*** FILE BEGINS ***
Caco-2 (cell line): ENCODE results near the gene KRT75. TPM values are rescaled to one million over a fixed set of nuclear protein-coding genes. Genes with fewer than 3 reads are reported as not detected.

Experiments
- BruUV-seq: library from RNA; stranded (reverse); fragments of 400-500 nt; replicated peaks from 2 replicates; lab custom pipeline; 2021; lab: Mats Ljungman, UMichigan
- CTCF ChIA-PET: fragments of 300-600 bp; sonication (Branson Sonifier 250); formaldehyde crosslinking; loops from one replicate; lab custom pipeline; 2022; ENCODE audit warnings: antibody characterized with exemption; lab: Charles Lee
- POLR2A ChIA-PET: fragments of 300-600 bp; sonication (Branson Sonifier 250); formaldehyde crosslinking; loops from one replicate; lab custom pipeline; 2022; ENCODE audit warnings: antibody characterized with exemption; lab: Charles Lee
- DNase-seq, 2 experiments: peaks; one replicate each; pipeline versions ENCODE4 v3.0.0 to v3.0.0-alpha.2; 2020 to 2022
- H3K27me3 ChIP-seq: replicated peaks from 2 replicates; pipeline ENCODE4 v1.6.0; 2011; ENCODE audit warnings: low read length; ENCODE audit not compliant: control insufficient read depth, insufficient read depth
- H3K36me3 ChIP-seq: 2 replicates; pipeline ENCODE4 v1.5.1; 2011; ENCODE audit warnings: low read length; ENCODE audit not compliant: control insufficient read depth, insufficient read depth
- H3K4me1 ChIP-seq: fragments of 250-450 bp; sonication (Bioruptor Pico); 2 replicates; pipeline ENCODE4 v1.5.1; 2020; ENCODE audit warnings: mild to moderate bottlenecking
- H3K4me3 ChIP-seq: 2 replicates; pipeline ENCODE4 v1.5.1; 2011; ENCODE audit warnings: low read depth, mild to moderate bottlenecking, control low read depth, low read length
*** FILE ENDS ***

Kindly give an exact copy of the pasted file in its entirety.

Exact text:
Caco-2 (cell line): ENCODE results near the gene KRT75. TPM values are rescaled to one million over a fixed set of nuclear protein-coding genes. Genes with fewer than 3 reads are reported as not detected.

Experiments
- BruUV-seq: library from RNA; stranded (reverse); fragments of 400-500 nt; replicated peaks from 2 replicates; lab custom pipeline; 2021; lab: Mats Ljungman, UMichigan
- CTCF ChIA-PET: fragments of 300-600 bp; sonication (Branson Sonifier 250); formaldehyde crosslinking; loops from one replicate; lab custom pipeline; 2022; ENCODE audit warnings: antibody characterized with exemption; lab: Charles Lee
- POLR2A ChIA-PET: fragments of 300-600 bp; sonication (Branson Sonifier 250); formaldehyde crosslinking; loops from one replicate; lab custom pipeline; 2022; ENCODE audit warnings: antibody characterized with exemption; lab: Charles Lee
- DNase-seq, 2 experiments: peaks; one replicate each; pipeline versions ENCODE4 v3.0.0 to v3.0.0-alpha.2; 2020 to 2022
- H3K27me3 ChIP-seq: replicated peaks from 2 replicates; pipeline ENCODE4 v1.6.0; 2011; ENCODE audit warnings: low read length; ENCODE audit not compliant: control insufficient read depth, insufficient read depth
- H3K36me3 ChIP-seq: 2 replicates; pipeline ENCODE4 v1.5.1; 2011; ENCODE audit warnings: low read length; ENCODE audit not compliant: control insufficient read depth, insufficient read depth
- H3K4me1 ChIP-seq: fragments of 250-450 bp; sonication (Bioruptor Pico); 2 replicates; pipeline ENCODE4 v1.5.1; 2020; ENCODE audit warnings: mild to moderate bottlenecking
- H3K4me3 ChIP-seq: 2 replicates; pipeline ENCODE4 v1.5.1; 2011; ENCODE audit warnings: low read depth, mild to moderate bottlenecking, control low read depth, low read length